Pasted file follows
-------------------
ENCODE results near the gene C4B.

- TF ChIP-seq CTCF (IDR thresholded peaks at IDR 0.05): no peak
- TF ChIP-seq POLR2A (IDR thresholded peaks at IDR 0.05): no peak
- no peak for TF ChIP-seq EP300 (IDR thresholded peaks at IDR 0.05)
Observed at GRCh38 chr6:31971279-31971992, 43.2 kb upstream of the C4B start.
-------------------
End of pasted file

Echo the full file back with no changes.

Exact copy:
ENCODE results near the gene C4B.

- TF ChIP-seq CTCF (IDR thresholded peaks at IDR 0.05): no peak
- TF ChIP-seq POLR2A (IDR thresholded peaks at IDR 0.05): no peak
- no peak for TF ChIP-seq EP300 (IDR thresholded peaks at IDR 0.05)
Observed at GRCh38 chr6:31971279-31971992, 43.2 kb upstream of the C4B start.